Here’s one from the heady, rubbery, air-bladder-and-latex days of the early 1980s, the time when everyone and his brother (and sister) was using the appliances pioneered by master makeup artist Dick Smith to sometimes quite amazing effect (Rob Bottin’s work on THE HOWLING) and other times not (AMITYVILLE II:THE POSSESSION). Tom Burman’s effects for THE BEAST WITHIN tend to edge towards the latter, but that’s not entirely his fault. Despite a script that sounds as if it started off trying to do a werewolf film but with cicadas instead (and what a great idea that is), THE BEAST WITHIN isn’t actually terribly good. However, for the seasoned horror fan, and aficionado of this sort of thing, there are just enough nuggets to be found here to make at least one viewing worthwhile.
Caroline MacCleary (Bibi Besch), wife of Eli MacCleary (Ronny Cox) is raped on her wedding night by some ghastly creature that’s escaped from the cellar of a very dodgy-looking house in a very dodgy-looking backwoods Mississippi town. Seventeen years later their son (aha!) Michael (Paul Clemens) is displaying symptoms that has doctors confounded. A trip back to the place of Michael’s conception reveals a gloomy town full of famous character actors playing roles with names straight out of H P Lovecraft (all nice touches) and they all have a Terrible Secret they are keeping.
Michael follows them and, plagued by visions of the dodgy-looking house, loses control every now and then and bumps off another old television or Western standby. The reason for all this isn’t explained terribly well, but has something to do with mystic Native American powers that can turn a man into a cicada. The raison d’etre of the picture is a transformation scene that occurs near the end and it’s followed by a monster rampage that ends on a suitably 1950s-style note.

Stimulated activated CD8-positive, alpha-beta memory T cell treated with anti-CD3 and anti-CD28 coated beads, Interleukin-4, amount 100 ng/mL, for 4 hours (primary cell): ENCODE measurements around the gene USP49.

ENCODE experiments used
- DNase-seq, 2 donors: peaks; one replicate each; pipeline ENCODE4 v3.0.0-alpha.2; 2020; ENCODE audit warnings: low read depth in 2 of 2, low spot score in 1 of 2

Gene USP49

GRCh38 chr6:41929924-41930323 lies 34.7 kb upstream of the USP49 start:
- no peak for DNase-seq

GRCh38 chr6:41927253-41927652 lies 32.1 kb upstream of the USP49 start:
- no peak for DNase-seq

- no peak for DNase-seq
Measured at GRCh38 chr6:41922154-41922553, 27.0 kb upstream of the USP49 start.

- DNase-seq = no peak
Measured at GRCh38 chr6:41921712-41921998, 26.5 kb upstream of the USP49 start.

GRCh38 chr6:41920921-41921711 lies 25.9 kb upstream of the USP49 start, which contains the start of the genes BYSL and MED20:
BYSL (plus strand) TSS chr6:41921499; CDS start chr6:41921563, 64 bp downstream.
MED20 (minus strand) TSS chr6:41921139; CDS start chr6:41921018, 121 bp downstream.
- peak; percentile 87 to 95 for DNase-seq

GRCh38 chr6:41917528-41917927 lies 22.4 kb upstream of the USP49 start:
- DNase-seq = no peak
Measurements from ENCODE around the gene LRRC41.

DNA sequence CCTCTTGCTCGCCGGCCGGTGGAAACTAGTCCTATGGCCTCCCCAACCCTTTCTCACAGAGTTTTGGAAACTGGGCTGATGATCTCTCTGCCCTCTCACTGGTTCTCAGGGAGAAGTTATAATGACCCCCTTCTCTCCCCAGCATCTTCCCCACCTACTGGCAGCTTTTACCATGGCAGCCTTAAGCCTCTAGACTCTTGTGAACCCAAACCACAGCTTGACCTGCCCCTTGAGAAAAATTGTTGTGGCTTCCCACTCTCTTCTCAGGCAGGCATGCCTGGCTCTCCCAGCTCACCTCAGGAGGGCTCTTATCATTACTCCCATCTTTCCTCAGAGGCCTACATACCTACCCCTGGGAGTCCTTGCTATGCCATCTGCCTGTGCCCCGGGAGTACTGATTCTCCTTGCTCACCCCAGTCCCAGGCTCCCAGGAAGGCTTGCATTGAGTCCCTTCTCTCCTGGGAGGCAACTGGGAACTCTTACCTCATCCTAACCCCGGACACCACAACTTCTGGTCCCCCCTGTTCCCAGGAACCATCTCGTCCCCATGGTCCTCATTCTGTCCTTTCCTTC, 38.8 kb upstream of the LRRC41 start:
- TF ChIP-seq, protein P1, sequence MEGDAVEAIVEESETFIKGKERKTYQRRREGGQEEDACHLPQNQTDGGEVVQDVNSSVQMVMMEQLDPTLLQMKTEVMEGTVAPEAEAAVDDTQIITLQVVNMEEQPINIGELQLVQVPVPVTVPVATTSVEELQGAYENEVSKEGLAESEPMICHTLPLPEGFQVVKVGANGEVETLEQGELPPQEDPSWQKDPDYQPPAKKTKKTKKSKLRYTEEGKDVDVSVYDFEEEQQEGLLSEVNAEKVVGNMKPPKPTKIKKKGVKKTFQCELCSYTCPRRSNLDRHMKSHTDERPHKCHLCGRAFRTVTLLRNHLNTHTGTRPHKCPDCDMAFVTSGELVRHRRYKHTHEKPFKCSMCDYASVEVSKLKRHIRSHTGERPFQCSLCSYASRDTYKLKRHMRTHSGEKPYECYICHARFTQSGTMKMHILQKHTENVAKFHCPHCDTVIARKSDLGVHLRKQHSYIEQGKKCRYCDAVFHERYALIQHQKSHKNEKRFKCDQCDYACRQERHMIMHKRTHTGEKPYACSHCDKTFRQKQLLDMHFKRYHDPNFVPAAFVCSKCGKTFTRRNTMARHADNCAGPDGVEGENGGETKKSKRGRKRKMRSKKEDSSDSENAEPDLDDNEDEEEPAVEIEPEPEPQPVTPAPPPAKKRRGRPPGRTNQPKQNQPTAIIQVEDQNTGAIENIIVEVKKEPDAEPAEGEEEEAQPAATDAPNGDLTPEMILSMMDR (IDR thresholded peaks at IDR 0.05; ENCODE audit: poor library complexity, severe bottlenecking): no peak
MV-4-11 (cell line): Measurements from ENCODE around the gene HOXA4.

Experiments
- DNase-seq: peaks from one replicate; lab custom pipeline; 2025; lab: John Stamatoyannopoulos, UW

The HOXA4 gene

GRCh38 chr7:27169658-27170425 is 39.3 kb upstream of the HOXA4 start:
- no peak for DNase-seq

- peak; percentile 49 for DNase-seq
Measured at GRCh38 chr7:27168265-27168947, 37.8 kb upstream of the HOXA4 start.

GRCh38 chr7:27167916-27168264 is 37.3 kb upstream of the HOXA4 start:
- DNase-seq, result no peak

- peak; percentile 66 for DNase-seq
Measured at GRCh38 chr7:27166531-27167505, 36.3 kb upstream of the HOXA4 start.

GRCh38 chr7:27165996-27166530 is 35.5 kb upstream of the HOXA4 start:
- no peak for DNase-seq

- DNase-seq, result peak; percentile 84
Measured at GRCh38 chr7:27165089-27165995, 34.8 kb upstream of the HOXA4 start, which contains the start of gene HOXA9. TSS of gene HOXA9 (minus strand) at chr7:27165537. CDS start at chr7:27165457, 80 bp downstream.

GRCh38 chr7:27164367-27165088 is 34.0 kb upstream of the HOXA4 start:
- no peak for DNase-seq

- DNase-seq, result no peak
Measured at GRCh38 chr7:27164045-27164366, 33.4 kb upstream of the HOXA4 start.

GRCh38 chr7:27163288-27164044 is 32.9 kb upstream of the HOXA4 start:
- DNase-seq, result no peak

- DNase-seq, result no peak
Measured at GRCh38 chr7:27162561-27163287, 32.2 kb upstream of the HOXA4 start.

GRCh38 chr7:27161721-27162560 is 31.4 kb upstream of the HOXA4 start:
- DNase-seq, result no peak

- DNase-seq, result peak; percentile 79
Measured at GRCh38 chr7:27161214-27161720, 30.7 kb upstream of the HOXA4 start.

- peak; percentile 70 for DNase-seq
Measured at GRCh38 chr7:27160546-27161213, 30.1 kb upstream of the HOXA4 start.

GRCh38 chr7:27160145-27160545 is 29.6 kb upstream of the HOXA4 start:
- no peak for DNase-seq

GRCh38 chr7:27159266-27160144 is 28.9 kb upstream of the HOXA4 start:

Director Philippe Mora is still reviled to this day by many horror fans for spectacularly ruining the HOWLING franchise with two of the worst horror movie sequels ever made. THE BEAST WITHIN isn’t anywhere near as bad as HOWLING II or III, but that’s because the film is aided immensely by some creepy locations, some great acting by a host of familiar faces (Cox and Besch, good old R G Armstrong, Luke Askew, L Q Jones, and Logan Ramsey), and a very good music score by Corman-Poe standby Les Baxter that mixes an orchestra with atonal electronic noises and sounds absolutely fantastic in the uncompressed PCM sound mix on this disc.
Arrow’s new Blu-ray release is their usual top-notch transfer, with this early 1980s picture looking the best it is ever has done. Extras include a detailed making of that runs to nearly an hour and features interviews with Clemens and Holland amongst others. There’s a new commentary track from director Phillippe Mora moderated by Calum Waddell, an image gallery, trailer, and a featurette on the storyboards. There’s also the usual collector’s booklet and reversible sleeve art.
Arrow Films are releasing THE BEAST WITHIN on a double disc DVD & Blu-ray set on 12th May 2014